Decisions concerning strategies on global climate change must be founded on high-quality and long-term information. However, developing and emerging countries often lack the basis to systematically gather climate-relevant data. The project CATCOS (Capacity Building and Twinning for Climate Observing Systems) contributed to filling gaps in the global climate observing system. Moreover, the project enhanced regional cooperation and raised awareness about the importance of systematic climate monitoring at the local, regional and global scales.
It is widely recognized that global climate change poses a major threat to sustainable development objectives. In order to build up climate resilience, decisions concerning mitigation and adaptation strategies on climate change must be based on high-quality data, collected in a sustainable manner. CATCOS contributed to filling data gaps in regions where climate-relevant information has been missing or measurements have been ceased. In doing so, the project provided a significant contribution to the Global Climate Observing System (GCOS).
CATCOS supported the monitoring of the essential climate variables aerosols, greenhouse gases and glaciers in ten developing and emerging countries. To ensure the sustainable continuation of the observations, the implementation of the new measuring instruments was accompanied by a set of training activities. These developed capacities of local operators and scientists in standard data processing methods, quality control, data analysis and scientific publication. The resulting high-quality data were submitted to the respective international data centers where they were made available freely. In addition, CATCOS enhanced regional cooperation to optimize the use and benefit of climate observations and services. Well-targeted communication on local, regional and global scales highlighted the benefit of the available data for science-based decision-making.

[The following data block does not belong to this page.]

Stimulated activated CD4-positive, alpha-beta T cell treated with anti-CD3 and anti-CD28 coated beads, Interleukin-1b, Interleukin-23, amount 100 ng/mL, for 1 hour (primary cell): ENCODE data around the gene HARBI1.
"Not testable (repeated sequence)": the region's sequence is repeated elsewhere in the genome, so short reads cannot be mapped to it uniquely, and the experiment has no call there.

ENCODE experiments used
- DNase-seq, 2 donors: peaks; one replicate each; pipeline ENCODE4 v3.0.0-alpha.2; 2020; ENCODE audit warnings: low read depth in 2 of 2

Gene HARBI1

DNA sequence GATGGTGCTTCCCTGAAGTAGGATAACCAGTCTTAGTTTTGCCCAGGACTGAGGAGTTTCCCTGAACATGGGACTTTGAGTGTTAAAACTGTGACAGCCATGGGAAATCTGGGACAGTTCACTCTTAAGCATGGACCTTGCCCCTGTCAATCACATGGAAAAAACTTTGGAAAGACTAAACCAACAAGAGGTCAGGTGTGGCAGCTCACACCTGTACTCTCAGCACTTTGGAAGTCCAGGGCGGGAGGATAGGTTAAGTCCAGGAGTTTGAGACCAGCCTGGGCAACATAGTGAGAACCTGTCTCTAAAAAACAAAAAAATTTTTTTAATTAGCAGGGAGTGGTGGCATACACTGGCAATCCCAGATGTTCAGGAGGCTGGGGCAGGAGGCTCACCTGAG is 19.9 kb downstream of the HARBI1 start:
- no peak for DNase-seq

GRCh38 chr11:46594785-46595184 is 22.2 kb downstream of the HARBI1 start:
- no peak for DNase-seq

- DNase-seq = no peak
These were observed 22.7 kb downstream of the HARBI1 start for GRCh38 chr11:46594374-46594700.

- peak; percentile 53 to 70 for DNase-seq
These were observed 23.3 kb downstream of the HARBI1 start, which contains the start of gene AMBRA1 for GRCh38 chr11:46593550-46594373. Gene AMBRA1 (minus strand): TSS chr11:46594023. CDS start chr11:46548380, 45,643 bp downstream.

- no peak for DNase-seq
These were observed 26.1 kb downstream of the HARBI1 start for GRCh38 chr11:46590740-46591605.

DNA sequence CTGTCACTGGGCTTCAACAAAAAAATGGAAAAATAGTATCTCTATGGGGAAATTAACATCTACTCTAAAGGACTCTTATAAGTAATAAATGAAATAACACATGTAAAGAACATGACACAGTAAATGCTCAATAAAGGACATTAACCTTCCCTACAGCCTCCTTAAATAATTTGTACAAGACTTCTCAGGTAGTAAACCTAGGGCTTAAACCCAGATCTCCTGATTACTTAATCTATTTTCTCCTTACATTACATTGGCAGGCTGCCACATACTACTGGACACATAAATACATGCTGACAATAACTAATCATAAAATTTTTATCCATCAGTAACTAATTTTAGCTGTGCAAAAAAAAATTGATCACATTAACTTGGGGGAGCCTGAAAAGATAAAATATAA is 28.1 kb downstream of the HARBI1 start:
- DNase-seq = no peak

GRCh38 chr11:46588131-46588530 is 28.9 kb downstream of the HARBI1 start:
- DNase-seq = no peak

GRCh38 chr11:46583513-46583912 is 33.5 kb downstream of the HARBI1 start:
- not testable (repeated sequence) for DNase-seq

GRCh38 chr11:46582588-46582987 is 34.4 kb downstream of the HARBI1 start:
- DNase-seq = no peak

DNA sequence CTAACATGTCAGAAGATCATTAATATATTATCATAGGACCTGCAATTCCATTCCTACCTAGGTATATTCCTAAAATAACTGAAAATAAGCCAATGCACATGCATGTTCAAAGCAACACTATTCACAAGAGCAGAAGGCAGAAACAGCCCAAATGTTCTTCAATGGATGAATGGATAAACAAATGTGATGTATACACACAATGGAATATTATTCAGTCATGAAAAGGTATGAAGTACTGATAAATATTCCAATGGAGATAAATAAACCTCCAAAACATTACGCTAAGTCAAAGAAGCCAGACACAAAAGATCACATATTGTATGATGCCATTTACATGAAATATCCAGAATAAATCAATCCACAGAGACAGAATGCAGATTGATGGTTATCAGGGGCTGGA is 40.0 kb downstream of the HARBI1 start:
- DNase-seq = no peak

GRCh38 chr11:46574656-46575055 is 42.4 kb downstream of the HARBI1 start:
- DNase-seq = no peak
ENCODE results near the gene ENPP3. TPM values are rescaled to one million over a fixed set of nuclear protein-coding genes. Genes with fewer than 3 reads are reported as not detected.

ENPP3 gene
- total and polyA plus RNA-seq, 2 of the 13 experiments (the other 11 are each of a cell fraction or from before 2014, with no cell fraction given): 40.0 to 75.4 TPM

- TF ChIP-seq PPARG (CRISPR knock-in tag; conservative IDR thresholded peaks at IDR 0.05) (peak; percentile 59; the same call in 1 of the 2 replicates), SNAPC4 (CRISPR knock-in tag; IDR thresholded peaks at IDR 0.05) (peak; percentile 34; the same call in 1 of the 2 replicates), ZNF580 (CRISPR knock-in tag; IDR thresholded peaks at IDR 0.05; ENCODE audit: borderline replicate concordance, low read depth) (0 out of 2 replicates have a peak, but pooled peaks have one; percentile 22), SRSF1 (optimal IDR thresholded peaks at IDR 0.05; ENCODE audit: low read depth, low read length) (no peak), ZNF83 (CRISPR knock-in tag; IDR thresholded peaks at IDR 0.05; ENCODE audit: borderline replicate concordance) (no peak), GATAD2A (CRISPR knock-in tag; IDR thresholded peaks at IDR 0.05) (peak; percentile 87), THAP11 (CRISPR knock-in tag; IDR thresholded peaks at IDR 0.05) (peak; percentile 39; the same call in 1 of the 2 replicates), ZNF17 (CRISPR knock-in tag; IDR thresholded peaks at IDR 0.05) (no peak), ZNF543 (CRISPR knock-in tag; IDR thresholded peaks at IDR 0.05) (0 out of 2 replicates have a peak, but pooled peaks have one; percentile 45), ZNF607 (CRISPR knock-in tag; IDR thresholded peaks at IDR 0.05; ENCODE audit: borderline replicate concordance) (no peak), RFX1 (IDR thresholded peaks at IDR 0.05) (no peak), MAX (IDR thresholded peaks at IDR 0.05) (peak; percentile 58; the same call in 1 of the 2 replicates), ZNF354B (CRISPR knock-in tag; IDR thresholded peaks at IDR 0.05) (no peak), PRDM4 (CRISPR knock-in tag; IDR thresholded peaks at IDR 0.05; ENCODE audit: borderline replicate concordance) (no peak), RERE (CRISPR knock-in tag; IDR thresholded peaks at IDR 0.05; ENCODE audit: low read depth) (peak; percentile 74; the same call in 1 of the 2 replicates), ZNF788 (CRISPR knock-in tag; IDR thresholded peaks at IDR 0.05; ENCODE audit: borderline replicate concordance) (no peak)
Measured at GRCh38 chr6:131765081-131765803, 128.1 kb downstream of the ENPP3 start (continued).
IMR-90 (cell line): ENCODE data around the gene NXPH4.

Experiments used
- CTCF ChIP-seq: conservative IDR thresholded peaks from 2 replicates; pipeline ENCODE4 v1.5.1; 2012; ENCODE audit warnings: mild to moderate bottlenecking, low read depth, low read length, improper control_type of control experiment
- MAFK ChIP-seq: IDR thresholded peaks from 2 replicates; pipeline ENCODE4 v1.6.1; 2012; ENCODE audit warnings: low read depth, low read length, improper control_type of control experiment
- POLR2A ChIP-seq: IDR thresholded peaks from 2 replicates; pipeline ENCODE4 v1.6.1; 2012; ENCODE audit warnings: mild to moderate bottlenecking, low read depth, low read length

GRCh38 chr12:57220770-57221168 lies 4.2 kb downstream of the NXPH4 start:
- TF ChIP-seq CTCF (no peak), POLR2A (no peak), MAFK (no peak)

CATCOS was funded by the Swiss Agency for Development and Cooperation SDC and was coordinated by the Federal Office of Meteorology and Climatology MeteoSwiss. The project was realized through close collaboration between Swiss and national partners from Africa, South East Asia, South America and Central Asia. As a global partner, the World Meteorological Organization WMO was instrumental in embedding the activities in the respective regions.
All four Swiss partner institutions are experts in their respective fields. They are experienced in building up atmospheric and terrestrial measurements globally and are well versed in training station operators and scientists in an international environment.
The Paul Scherrer Institute (PSI) took the leading role in implementing aerosol measurements in the target countries.
The Swiss Federal Laboratories for Materials Science and Technology (Empa) was responsible for the installation of the greenhouse gas component of the project.
The University of Fribourg conducted the glacier monitoring activities in Central Asia.
The University of Zurich was responsible for glacier measurements in South America.